Prevalence of Avocado Allergy among Atopic Patients
A 41-year-old woman with known food allergy to avocado was treated for anaphylaxis after eating a meal containing avocado. This prompted a study to determine the prevalence of avocado induced symptoms and skin reactivity in a group of atopic patients. One hundred consecutive atopic patients with allergic rhinitis undergoing skin testing before initiation of immunotherapy were also prick skin tested to avocado. Patients with symptoms upon avocado ingestion were also assessed for specific serum IgE antibodies to avocado. Of the 100 atopic patients not selected for avocado sensitivity, 21 had positive prick skin tests to avocado. Eight of the 21 avocado skin test positive patients reported that symptoms repeatedly followed the ingestion of avocado; two reported systemic reactions, but six noted oral symptoms only. Serum IgE antibodies to avocado were elevated in seven of the eight patients reporting symptoms after eating avocado. Seven of the eight patients also reported oral symptoms following cantaloupe ingestion. Four reported similar symptoms upon eating banana. Avocado-induced symptoms occurred in 8% of 100 consecutive atopic allergic rhinitis patients unselected for avocado reactivity. Oral, and less frequently systemic, allergy symptoms appear to be more common among the atopic population than previously appreciated.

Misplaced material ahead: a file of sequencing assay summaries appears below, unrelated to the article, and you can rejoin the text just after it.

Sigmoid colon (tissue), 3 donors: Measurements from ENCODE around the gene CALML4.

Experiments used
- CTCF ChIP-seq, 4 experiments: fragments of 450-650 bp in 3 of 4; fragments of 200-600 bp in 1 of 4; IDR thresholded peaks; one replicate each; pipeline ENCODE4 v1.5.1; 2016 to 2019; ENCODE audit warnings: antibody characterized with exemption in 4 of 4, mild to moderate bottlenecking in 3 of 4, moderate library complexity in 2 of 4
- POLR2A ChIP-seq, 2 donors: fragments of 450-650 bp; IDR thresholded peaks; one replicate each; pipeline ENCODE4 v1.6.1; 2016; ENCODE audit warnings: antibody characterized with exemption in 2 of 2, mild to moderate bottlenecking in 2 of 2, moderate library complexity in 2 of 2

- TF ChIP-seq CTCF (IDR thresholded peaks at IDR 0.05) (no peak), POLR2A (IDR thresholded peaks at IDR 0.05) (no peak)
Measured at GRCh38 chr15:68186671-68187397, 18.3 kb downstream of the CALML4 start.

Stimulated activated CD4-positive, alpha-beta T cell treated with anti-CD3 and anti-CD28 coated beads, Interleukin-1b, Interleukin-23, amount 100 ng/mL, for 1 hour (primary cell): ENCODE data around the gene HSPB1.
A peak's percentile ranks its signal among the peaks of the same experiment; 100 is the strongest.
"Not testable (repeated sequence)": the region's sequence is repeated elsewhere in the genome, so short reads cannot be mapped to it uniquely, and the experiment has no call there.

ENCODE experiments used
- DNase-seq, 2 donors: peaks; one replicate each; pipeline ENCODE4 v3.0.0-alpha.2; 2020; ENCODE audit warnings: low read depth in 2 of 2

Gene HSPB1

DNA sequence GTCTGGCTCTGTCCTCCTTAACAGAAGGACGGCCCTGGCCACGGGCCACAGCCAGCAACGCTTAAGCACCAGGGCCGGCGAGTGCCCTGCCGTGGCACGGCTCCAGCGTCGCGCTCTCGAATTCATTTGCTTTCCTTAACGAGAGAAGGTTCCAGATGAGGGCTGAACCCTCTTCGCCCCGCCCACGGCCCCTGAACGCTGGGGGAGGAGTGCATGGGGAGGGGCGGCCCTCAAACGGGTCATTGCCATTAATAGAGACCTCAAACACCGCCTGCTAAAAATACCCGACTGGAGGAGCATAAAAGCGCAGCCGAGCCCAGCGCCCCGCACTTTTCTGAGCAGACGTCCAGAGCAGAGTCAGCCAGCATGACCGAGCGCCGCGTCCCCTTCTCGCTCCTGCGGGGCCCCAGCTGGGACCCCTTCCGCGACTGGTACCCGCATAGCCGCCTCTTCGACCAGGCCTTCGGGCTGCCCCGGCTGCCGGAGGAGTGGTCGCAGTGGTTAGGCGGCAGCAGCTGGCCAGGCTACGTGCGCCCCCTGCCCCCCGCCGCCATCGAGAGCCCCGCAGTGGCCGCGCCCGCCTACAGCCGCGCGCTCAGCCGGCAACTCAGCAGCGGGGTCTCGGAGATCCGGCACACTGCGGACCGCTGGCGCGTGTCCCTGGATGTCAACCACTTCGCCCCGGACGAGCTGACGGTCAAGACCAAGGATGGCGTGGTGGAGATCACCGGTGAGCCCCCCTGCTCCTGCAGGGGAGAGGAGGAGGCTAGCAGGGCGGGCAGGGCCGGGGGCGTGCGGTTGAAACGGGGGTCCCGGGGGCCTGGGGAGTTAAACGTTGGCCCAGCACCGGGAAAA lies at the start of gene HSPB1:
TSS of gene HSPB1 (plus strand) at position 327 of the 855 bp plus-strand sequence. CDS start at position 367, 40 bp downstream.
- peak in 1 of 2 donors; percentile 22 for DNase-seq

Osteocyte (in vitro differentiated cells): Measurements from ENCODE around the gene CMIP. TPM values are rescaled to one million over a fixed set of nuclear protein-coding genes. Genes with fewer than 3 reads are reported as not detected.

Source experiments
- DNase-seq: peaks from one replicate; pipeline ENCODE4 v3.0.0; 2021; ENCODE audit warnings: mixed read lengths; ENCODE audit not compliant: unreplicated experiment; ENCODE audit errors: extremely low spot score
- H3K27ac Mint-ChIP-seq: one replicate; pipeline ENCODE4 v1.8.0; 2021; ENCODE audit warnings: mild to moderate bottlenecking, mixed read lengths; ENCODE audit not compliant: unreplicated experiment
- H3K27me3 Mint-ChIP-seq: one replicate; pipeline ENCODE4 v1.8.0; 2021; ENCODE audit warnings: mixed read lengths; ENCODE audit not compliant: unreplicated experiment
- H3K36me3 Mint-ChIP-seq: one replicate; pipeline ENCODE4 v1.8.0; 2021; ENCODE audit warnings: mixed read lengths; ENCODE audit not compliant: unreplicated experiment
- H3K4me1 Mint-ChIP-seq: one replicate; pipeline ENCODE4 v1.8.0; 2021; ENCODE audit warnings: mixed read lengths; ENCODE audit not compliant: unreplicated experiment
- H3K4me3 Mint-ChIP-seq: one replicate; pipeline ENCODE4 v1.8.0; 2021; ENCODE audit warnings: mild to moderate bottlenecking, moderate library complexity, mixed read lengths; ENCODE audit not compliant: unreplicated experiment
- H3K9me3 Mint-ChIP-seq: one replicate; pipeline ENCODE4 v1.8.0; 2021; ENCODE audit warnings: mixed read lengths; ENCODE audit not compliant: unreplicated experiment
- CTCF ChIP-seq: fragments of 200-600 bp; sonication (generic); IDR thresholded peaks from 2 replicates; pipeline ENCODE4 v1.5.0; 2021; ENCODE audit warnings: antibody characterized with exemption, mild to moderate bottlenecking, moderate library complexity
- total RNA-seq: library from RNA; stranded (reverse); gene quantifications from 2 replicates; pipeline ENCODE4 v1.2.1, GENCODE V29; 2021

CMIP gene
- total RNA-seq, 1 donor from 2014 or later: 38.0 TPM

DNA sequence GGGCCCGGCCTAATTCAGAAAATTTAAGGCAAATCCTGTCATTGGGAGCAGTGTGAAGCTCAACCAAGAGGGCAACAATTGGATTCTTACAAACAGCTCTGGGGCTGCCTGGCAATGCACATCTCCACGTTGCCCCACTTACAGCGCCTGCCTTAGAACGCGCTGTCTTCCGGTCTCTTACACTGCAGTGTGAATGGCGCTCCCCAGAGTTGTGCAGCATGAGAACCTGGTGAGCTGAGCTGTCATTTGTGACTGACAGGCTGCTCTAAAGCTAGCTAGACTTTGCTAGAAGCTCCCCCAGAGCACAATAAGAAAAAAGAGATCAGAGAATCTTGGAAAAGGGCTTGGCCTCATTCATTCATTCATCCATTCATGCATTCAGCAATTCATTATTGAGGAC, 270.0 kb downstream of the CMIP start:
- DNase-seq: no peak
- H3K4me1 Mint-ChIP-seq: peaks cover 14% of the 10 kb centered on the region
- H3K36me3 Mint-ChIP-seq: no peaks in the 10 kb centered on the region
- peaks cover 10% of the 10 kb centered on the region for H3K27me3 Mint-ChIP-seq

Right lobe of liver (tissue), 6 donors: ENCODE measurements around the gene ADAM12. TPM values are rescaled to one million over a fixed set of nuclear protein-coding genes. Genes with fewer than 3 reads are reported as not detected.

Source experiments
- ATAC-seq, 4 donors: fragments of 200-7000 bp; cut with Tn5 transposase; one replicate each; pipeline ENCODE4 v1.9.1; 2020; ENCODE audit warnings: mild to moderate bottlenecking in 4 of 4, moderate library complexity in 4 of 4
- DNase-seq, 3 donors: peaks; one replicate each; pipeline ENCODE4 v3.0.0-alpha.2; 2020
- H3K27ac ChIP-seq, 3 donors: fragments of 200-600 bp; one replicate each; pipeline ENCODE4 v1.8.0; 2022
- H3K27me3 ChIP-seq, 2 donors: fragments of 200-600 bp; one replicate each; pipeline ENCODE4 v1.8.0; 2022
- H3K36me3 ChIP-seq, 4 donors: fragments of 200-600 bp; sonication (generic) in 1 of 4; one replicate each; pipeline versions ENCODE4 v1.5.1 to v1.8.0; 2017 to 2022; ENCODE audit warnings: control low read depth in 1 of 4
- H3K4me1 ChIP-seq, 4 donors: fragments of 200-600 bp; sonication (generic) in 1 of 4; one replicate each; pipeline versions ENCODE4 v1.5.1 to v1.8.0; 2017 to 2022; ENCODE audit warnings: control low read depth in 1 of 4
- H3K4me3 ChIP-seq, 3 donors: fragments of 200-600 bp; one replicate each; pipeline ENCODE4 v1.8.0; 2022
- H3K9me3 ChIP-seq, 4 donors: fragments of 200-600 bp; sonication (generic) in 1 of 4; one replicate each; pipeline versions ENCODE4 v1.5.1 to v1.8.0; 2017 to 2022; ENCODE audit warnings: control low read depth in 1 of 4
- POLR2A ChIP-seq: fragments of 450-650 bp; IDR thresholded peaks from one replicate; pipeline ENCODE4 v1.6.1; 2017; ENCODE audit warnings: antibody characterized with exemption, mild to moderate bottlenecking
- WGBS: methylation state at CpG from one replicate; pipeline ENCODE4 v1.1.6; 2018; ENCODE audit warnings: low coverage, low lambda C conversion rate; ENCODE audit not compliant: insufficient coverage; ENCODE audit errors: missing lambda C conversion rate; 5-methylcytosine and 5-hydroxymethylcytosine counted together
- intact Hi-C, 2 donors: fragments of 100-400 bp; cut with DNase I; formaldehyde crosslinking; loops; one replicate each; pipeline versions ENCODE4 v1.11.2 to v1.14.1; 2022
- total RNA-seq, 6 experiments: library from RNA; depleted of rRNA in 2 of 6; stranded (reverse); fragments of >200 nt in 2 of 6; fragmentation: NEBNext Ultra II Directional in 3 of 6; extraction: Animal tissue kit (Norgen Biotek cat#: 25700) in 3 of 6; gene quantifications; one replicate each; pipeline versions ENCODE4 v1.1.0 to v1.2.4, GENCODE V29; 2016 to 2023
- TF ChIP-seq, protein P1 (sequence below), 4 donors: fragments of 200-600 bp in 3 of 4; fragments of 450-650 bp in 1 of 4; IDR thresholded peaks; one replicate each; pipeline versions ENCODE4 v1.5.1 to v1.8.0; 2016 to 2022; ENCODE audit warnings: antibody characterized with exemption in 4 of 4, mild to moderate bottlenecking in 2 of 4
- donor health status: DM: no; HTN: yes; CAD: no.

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Document Type: Research Article
Publication date: 01 September 1995
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- Allergy and Asthma Proceedings is a peer reviewed publication dedicated to distributing timely scientific research regarding advancements in the knowledge and practice of allergy, asthma and immunology. Its primary readership consists of allergists and pulmonologists.
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